Through the window I could see Raoul watering the garden, dipping his bucket into the cistern, the poppies waving their red mouths, the blooms of the blue morning glories stretching wide to receive the morning sun. The birds sang while we sat there, impressions sinking into my mind, freezing on a kind of mental film, the shutter snapping in my memory. I wondered where Reva's camera is as I watched her across the table, looking tired, nodding at something Leonard was saying or exclaiming in agreement. It seems to me an incredible thing that this same woman held that small machine with such dexterity, wandered through villages with Spanish tripping off her tongue. The camera hovered in front of her, always ready to receive the moment's perfect image.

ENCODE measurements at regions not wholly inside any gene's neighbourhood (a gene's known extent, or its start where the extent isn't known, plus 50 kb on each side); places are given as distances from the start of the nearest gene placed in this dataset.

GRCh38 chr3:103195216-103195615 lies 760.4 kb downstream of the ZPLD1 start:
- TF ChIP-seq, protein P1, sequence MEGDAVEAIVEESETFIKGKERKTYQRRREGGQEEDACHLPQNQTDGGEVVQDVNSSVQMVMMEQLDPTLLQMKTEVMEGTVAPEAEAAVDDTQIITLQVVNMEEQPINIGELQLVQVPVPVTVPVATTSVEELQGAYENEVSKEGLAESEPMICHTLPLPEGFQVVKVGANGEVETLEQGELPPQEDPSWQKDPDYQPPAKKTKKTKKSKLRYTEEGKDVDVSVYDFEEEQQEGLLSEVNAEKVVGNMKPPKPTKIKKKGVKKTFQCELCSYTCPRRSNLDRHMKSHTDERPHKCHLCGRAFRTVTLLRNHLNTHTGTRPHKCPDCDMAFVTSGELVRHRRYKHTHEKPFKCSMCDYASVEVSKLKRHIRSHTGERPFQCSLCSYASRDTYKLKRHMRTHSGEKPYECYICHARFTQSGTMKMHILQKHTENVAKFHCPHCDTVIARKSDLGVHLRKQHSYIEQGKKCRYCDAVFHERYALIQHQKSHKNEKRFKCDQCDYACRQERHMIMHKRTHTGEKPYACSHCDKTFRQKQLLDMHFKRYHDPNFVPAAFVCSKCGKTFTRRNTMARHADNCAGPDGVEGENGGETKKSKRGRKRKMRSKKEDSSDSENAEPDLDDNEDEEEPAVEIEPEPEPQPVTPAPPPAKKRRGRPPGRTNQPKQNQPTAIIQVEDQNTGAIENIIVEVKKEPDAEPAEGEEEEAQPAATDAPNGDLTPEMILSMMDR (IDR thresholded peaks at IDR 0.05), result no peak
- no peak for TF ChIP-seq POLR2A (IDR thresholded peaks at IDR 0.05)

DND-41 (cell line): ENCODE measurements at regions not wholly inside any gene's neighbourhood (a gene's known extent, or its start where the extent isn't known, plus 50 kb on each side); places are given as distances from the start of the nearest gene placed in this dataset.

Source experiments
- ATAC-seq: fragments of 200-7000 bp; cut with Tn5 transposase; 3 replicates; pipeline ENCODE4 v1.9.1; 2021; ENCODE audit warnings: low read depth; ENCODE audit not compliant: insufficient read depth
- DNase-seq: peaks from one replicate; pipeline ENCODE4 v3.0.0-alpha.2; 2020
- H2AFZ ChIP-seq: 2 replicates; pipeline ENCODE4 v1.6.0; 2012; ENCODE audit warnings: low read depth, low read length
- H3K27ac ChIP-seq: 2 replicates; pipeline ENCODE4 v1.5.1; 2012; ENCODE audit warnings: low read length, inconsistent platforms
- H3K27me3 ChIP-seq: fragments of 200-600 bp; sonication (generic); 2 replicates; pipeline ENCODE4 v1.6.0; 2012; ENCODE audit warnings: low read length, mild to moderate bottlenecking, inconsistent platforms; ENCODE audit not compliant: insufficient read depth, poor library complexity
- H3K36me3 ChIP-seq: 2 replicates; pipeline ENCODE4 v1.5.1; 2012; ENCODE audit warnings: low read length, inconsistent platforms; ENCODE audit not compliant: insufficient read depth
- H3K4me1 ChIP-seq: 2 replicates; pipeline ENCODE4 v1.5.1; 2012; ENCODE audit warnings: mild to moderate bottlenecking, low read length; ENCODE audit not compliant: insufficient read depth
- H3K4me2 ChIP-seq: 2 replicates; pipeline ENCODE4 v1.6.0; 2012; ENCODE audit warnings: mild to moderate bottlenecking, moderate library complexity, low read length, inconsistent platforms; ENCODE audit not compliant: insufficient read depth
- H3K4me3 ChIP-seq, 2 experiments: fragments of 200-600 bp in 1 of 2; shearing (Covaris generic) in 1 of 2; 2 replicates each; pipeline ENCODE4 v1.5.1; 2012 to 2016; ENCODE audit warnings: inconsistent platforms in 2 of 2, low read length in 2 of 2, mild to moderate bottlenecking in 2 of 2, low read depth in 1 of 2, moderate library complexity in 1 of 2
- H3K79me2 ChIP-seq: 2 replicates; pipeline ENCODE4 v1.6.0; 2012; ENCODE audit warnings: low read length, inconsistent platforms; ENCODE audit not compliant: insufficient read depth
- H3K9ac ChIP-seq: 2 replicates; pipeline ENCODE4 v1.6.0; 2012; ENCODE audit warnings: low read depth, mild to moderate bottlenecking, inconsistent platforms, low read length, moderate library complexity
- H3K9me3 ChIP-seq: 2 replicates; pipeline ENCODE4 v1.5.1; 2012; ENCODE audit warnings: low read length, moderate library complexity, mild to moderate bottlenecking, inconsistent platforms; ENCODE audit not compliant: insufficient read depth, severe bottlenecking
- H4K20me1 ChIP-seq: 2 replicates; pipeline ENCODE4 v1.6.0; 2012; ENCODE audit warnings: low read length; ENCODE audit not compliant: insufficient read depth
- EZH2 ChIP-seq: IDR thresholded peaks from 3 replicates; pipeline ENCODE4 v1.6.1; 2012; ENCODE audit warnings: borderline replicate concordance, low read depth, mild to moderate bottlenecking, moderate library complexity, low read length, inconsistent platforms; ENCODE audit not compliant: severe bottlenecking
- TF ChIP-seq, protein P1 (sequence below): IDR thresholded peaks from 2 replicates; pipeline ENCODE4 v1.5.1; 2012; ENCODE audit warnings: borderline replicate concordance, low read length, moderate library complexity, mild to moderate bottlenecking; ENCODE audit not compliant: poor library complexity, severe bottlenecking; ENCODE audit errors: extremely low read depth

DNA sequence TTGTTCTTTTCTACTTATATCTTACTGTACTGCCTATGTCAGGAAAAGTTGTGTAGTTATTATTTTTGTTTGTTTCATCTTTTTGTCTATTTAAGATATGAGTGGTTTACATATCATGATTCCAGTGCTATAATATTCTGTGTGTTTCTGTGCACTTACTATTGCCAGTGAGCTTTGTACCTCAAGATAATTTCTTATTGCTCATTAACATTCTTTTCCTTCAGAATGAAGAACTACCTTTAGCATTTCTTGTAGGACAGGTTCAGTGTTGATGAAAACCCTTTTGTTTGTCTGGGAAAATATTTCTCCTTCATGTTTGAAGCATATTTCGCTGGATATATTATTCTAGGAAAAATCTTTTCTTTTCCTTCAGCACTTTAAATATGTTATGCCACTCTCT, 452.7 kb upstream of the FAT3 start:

I watched her. Brown eyes on the table, fingers reaching for a watermelon pickle. I feel so young here. Reva crouches on the cusp of her life, somewhat confused by the remnants that are behind her, the marks of her life that act as proof of her place within society. Her life's work. I think she is sometimes startled by the importance that has been placed on her photographs. They are like a script, a silent documentation of her inner vision, flatly, obviously, visible; the emotion inside of her emerging unarguably into print. The pictures are like artifacts of her individual society. It is this society of self that has sustained her through her life, in her efforts to understand herself and, in understanding herself, to reflect the universal condition: love, pain, grief, innocence. This is what we were talking about at the kitchen table.